Zhou et al. [35] studied the pressure, temperature, velocity, and turbulent energy distribution of the internal flow field of four types of bearings: circular, elliptical, three-leaf, and four-leaf. The results showed that the four-leaf bearing had a smaller negative pressure in the cavity, and the excitation force of the ship was the smallest, which reduced the excitation force outside the ship shafting. Gao et al. [36] designed a new type of bearing with a transition circular arc structure. A transition circular arc structure was added to the bearing to study the influence of different length-to-diameter ratios, rotational speeds, and transition arc angles on the bearing carrying capacity. The results showed that under constant length-to-diameter ratio and angular velocity, the bearing carrying capacity first increases then decreases with the increase in the transition circular arc angle.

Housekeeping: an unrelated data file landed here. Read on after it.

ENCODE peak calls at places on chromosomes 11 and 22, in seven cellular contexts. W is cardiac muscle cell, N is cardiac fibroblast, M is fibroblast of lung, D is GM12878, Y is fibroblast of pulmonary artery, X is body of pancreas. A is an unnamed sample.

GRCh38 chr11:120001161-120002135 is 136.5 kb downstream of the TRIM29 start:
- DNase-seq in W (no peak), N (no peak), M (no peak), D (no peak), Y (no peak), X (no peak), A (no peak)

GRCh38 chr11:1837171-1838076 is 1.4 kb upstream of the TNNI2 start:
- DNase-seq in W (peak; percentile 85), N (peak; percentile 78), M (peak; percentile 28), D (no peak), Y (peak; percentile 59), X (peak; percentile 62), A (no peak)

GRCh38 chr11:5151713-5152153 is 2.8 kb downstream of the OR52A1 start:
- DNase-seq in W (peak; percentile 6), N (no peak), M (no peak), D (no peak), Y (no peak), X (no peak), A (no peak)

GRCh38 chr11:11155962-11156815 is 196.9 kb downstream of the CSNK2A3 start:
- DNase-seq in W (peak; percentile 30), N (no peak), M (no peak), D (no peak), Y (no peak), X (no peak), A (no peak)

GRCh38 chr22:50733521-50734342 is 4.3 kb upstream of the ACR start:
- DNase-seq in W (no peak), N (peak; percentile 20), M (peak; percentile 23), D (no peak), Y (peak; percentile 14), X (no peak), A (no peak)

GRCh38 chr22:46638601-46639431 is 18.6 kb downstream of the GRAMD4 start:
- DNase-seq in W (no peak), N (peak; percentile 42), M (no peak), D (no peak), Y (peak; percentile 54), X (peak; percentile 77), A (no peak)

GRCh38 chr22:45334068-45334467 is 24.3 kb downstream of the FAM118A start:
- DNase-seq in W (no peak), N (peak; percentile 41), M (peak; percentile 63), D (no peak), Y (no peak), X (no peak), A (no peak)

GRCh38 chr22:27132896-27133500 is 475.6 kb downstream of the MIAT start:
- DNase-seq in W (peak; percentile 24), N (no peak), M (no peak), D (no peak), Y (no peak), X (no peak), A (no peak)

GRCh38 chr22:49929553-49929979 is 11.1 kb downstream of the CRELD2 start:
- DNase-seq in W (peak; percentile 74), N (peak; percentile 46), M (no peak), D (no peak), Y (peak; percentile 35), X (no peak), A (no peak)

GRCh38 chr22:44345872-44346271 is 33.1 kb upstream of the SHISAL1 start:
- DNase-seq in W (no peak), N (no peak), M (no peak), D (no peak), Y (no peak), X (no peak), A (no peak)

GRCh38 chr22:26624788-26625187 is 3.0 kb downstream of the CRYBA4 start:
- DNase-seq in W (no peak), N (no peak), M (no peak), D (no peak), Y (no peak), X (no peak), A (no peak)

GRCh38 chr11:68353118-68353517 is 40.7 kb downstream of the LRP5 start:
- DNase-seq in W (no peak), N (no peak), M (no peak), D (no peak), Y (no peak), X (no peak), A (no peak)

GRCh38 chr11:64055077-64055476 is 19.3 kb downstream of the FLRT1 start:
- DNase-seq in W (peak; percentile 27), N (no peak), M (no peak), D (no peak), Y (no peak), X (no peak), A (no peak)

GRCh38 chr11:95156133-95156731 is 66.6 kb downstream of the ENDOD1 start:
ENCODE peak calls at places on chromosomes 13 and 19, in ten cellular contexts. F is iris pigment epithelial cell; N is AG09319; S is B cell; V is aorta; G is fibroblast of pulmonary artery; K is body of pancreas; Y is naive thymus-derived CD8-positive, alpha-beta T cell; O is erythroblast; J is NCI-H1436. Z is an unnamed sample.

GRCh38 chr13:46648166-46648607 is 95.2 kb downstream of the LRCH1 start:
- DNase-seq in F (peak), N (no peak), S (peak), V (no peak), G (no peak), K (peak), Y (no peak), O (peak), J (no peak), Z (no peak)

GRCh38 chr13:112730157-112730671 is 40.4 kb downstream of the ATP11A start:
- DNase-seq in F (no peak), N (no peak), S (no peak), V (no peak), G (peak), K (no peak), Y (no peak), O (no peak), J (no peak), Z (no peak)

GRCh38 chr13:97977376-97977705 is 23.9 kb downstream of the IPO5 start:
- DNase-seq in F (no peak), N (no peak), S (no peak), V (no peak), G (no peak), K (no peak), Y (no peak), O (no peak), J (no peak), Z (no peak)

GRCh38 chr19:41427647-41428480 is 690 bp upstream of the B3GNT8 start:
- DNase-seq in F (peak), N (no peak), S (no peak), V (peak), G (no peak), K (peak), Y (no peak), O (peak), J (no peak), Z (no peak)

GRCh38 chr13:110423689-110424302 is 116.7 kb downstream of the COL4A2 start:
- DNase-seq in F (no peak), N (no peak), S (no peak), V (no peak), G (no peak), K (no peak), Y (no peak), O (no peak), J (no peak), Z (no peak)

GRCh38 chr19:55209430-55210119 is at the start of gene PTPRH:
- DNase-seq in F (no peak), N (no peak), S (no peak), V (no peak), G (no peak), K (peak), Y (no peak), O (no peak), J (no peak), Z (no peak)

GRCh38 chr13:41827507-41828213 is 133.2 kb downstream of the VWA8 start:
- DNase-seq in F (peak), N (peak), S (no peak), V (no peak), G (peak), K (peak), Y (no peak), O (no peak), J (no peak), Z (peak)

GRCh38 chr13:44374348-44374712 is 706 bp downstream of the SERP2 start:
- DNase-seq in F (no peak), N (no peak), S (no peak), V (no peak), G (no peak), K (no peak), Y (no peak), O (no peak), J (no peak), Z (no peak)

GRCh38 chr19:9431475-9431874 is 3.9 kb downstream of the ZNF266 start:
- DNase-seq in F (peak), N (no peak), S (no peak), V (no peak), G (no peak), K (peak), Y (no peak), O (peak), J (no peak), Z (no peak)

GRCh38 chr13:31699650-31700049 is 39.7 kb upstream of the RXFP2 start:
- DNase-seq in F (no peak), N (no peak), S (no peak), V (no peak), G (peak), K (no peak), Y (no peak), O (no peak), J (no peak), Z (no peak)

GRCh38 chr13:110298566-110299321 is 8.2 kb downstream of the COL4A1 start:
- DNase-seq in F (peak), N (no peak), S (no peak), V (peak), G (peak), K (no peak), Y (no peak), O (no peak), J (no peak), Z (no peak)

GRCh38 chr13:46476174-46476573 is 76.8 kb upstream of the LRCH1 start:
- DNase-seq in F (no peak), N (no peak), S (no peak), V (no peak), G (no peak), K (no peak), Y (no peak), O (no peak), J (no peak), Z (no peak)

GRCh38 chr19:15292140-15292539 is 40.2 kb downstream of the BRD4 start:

Since the 1960s, the development of the propeller bearing structure on U.S. nuclear submarines has gone through three stages. The first stage used metal-backed strip bearings under the MIL-B-17901A standard [37,38], and the second stage used non-metal-backed strip bearings with the MIL-B-17901B standard [31,39]. Both of these stages had problems with abnormal noise due to the gap between the backing and the sleeve. In the 21st century, with the development of the “sea wolf” nuclear submarine, the U.S. Navy conducted extensive research on propeller bearings and finally developed the split-type non-metal-backed half-arc bearing, which was included in the MIL-B-17901C standard [40]. The split-type non-metal-backed half-arc bearing has a composite material shell that effectively absorbs vibration noise. The FC of the inner rubber material is very low; the friction performance and noise characteristics at low speeds are especially excellent.